The Carlyle Group’s three co-founders took home about
$750 million between them in 2013, mostly from their dividends in the private-equity firm and the gain they received from their investments.
The vast sums earned by Daniel D’Aniello, 67, William E. Conway Jr., 64, and David M. Rubenstein, 64, known in the firm as the “DBD” after their first initials, came from salary and stock dividends from their Carlyle holdings and payouts from investing personal money in the firm’s funds. They each received a $275,000 salary and did not receive bonuses.
Their payouts totaled $201 million for D’Aniello, $346 million for Conway and $202 million for Rubenstein.
Times are good for the private-equity business as it reaps fat gains on the sale of its investments, helped by a market fueled by low interest rates. All the major private-equity firms, which refer to themselves as asset managers as they expand beyond their traditional buyout business, enjoyed a robust 2013.
A large part of the owners’ take was the dividends they received on their Carlyle shares. The company’s 2013 dividend accounted for $93 million for each co-founder last year.
Another significant chunk of the Carlyle owners’ income resulted from rolling their own wealth back into deals that the firm makes, investing alongside customers such as sovereign wealth funds, pension funds and wealthy individuals.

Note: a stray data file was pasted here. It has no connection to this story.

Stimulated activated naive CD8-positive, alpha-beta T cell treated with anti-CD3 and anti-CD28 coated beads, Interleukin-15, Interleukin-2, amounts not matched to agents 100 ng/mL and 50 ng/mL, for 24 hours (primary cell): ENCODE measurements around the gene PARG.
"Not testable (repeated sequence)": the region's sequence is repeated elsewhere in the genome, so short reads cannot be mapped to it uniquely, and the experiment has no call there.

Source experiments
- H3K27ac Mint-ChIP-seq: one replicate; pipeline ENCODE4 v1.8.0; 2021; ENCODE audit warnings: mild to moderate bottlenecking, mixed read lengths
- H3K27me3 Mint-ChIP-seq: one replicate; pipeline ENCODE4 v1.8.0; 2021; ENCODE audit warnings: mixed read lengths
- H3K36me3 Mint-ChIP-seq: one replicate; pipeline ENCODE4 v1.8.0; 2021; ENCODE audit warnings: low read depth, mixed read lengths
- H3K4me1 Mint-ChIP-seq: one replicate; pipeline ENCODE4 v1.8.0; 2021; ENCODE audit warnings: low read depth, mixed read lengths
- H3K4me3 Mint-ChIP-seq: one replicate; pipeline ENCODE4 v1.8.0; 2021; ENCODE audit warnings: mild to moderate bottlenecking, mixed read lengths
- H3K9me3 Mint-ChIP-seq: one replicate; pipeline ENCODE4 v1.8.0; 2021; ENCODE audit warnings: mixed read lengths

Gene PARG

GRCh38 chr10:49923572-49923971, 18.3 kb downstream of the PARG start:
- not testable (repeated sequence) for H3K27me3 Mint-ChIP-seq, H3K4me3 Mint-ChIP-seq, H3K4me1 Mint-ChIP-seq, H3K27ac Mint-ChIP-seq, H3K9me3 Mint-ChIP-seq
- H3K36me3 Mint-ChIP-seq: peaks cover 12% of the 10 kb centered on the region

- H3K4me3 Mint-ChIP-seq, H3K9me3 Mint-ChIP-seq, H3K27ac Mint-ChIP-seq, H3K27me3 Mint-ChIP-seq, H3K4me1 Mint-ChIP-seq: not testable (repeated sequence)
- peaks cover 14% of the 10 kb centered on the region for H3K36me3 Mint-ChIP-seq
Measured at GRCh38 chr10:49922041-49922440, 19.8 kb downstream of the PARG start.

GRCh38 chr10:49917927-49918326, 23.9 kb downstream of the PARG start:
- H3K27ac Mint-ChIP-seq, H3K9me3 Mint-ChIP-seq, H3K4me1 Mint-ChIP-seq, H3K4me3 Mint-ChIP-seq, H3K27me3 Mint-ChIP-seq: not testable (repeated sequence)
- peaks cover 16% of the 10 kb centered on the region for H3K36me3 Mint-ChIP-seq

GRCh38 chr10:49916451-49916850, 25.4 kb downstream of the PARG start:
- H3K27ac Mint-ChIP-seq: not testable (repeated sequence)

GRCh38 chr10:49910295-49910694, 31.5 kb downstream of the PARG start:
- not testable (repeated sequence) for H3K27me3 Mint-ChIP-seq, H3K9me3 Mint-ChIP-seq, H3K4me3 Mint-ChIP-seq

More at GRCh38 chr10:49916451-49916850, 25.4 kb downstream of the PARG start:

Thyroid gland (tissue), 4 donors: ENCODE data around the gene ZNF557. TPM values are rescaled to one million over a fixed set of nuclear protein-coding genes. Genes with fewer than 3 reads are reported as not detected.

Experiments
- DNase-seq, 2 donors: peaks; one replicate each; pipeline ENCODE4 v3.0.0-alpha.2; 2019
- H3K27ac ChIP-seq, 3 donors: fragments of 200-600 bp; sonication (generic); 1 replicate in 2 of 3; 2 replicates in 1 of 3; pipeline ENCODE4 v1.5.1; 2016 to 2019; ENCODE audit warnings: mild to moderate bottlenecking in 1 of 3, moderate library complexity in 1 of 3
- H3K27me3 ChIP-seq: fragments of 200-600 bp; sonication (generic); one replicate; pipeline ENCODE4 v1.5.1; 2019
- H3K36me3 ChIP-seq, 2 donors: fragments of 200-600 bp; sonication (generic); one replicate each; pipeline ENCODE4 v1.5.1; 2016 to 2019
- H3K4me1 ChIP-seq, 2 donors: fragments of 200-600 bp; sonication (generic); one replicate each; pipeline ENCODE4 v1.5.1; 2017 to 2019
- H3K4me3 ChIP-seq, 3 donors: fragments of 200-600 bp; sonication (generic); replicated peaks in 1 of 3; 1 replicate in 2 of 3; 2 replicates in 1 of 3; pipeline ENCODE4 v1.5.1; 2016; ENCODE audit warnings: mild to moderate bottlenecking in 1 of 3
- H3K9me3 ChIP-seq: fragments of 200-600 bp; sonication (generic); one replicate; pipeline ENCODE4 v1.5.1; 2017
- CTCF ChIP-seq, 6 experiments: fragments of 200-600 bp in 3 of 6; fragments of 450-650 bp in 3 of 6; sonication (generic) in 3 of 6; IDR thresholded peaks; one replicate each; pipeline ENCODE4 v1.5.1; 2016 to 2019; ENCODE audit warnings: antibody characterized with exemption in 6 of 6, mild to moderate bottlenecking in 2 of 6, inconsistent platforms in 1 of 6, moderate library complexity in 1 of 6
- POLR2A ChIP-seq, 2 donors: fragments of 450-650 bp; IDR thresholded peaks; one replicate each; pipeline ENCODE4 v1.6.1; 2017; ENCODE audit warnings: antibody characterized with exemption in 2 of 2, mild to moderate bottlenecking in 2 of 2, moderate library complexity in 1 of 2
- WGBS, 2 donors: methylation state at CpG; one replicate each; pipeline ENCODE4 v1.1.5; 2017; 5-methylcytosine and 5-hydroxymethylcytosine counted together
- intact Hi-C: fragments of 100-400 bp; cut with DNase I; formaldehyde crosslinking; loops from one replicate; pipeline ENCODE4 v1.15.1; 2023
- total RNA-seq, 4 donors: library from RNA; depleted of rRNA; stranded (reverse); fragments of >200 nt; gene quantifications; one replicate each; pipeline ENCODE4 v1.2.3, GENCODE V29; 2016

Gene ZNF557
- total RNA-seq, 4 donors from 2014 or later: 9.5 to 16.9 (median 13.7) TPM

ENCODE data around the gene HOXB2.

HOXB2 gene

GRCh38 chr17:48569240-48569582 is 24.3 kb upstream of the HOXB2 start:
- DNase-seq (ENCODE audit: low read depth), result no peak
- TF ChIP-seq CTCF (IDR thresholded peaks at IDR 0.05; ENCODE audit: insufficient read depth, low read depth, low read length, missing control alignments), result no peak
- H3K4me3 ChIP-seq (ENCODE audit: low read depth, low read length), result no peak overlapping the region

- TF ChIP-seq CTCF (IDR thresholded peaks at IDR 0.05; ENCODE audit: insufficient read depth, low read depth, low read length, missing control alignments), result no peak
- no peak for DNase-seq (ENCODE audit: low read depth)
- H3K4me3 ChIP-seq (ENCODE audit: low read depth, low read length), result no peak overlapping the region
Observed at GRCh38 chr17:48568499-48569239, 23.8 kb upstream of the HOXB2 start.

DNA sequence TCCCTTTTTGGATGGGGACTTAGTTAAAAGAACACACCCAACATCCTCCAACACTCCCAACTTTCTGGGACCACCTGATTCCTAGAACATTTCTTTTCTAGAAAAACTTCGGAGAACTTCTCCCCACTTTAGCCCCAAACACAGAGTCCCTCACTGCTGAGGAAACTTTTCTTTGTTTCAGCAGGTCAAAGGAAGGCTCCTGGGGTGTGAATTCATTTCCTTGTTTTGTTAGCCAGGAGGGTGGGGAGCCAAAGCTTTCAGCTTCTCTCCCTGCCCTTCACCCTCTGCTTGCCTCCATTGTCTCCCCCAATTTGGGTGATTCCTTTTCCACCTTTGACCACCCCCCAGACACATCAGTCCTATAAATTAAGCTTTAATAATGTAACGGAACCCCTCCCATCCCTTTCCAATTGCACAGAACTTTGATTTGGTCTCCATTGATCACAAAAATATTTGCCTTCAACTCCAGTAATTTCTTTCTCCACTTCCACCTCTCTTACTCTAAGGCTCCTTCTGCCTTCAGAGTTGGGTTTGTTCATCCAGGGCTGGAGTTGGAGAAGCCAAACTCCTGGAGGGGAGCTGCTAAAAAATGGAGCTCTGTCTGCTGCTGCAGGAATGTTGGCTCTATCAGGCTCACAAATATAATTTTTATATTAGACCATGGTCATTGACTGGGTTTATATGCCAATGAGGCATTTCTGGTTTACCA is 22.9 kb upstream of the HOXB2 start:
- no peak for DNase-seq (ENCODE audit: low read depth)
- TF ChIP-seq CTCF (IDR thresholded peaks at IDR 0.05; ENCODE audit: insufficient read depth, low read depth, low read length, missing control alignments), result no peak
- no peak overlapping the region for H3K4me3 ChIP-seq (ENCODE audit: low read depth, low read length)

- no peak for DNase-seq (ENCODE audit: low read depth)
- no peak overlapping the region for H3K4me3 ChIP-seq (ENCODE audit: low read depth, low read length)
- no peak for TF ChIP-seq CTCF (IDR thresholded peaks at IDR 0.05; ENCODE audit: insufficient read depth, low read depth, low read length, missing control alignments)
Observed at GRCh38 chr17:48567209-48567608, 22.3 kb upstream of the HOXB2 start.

Although the owners and their employees made healthy returns in 2013, they turned around and committed $1.1 billion in personal wealth to future deals.
For example, Conway’s personal investments, including the return on his initial investment plus capital gains, yielded $253 million last year, according to documents filed with the Securities and Exchange Commission. He then invested $207 million of that into Carlyle deals.
Carlyle’s rivals at KKR, Apollo Global Management and Blackstone have all reported big compensation hauls for their owners or are expected to report them in coming days.
Forbes estimates that each of Carlyle’s three co-founders is worth $2.6 billion. Rubenstein has given away $300 million of his fortune, much of it to what he calls “patriotic philanthropy” projects that include repairing the Washington Monument and permanently loaning a copy of the Magna Carta to the National Archives.
D’Aniello said this week said he is contributing $20 million to the right-leaning American Enterprise Institute. Conway last year committed $55 million to scholarships and other tuition assistance for nursing students at area universities and children at Catholic schools and to fund job training in Anacostia.
During the last quarter, Carlyle successfully sold its investments in railroads, cable operators, sportswear firms and a media ratings company.
Carlyle Group, founded in Washington in 1987, has $188.8 billion in assets under management.
Capital Business is The Post’s weekly publication focusing on the region’s business community.